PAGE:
Peter Compton, weary of trying to look through people’s legs to catch a glimpse of his son around the 18th green, turned his back, closed his eyes and listened.
What he heard on Father’s Day was the sound of fans rising to their feet in a packed grandstand in appreciation for his youngest son, who scripted one of the most incredible comeback stories in all of sports. Here’s a 34-year-old man who has had three separate hearts beating in his chest. He has been cut open and stitched back together twice. Fearful that his next breath might be his last, he has said goodbye to loved ones, only to get second and third chances at life.
Erik Compton is a walking miracle. And though he didn’t win the U.S. Open at Pinehurst, fans lifted him around a steamy No. 2 course with shouts of encouragement and praise to the point even his playing competitor, the steely Henrik Stenson, got goosebumps.
“I’ve never had that feeling because I’ve always felt I was the underdog,” Compton said. “There’s always better players and better stories.”
Martin Kaymer’s four-day clinic around this Donald Ross gem was masterful. The golf world celebrates and respects his mighty eight-shot romp. But Compton might be the most meaningful runner-up in the championship’s 114-year history.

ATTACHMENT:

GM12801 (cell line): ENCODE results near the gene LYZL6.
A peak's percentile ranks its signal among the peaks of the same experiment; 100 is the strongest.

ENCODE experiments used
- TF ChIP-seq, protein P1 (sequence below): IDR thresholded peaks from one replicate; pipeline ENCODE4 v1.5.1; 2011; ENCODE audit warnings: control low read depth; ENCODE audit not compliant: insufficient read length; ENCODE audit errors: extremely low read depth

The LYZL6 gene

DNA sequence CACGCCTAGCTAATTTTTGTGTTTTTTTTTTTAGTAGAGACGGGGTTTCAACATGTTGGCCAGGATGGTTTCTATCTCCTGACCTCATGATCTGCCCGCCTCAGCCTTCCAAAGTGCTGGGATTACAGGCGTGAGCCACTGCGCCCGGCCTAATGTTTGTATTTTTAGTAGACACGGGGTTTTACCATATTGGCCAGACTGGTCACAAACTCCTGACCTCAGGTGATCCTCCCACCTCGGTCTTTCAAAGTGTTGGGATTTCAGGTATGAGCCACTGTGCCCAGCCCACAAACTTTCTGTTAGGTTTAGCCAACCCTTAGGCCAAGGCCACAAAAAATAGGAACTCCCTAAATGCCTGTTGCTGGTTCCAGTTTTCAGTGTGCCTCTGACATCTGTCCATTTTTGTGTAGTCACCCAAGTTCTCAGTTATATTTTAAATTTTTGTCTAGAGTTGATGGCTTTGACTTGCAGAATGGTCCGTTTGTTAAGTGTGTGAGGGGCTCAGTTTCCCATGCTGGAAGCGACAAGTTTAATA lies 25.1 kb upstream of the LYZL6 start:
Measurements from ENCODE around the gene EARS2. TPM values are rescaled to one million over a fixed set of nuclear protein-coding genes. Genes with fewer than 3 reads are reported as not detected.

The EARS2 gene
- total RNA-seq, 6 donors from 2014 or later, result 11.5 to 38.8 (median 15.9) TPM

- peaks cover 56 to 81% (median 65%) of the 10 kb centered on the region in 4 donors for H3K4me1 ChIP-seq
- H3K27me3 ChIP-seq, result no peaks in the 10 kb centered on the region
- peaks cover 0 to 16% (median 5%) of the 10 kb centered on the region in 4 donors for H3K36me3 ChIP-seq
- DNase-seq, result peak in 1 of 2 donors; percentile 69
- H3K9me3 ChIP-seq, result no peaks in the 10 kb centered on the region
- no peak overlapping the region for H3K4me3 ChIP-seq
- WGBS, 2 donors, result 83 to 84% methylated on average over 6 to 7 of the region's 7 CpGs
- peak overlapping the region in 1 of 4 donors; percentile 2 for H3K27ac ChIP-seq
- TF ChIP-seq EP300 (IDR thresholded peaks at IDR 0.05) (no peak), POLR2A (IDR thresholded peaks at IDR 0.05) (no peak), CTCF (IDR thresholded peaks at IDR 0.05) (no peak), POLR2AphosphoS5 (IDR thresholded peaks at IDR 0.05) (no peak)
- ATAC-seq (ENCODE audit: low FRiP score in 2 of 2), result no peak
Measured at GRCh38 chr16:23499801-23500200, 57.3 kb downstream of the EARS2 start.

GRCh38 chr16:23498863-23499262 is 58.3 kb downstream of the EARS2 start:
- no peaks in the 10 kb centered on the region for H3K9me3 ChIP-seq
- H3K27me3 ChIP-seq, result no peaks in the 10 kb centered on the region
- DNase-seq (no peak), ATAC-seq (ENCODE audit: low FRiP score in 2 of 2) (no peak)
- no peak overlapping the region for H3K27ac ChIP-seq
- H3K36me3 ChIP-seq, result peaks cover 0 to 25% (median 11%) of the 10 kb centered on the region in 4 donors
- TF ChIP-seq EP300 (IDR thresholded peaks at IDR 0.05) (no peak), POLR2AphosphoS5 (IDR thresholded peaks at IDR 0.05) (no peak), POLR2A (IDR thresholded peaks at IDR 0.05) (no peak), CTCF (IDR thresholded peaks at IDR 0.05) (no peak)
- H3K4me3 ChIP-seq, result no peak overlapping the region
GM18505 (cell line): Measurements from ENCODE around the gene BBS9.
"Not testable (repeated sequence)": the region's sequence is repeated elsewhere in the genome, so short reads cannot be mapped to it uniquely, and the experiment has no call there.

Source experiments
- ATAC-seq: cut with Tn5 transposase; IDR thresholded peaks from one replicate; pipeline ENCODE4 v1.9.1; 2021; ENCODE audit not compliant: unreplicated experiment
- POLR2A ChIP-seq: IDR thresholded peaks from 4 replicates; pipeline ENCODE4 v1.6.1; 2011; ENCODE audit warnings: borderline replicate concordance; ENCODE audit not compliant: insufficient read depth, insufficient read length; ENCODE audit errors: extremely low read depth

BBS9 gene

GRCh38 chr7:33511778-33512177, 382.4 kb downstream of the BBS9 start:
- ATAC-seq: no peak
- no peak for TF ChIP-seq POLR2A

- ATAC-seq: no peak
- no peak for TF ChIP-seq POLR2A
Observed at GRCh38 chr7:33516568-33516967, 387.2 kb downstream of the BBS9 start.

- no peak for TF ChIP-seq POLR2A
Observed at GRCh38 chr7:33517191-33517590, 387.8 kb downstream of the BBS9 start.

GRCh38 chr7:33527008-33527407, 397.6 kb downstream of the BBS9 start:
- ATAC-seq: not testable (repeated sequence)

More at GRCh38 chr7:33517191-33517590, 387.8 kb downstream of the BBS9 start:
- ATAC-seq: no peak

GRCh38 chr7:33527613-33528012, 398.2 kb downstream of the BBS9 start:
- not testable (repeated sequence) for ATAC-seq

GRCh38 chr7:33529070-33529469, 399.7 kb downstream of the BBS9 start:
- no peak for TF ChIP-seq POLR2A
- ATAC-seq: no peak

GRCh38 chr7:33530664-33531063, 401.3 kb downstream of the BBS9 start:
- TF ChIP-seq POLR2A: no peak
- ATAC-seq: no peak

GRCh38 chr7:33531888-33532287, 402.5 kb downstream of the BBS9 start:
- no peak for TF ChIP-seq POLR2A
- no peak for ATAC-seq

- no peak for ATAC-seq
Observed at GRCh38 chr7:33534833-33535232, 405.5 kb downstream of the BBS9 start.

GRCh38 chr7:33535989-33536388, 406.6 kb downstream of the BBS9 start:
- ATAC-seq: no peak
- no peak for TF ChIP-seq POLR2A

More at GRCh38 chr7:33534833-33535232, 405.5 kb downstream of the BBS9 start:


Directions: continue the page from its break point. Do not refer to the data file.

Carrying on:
“You realize when you play in majors it’s not about your swing; it’s about what you’ve got inside, your guts,” Compton said. “It’s the person that makes somebody special on the golf course.”
Compton called his up-and-down for par from 55 yards on the 72nd hole the best of his career. It secured a share of second with hotshot orangeman Rickie Fowler. On Sunday at Pinehurst, Compton said, there was a tournament within a tournament, and he held his own. He’ll take the experience and build from it for a time when the gap isn’t quite so insurmountable.
This marked Compton’s second major-championship appearance, and he likened golf’s big four to Chinese torture. Next year he’ll give dad the thrill of Augusta National.
Eli Compton wore her son’s silver medal around her neck while he made the media rounds.
“He literally was born running,” Eli said of her son. Everything in life was about being competitive. Compton constantly challenged all the other boys in the neighborhood to see who could run or swim the fastest.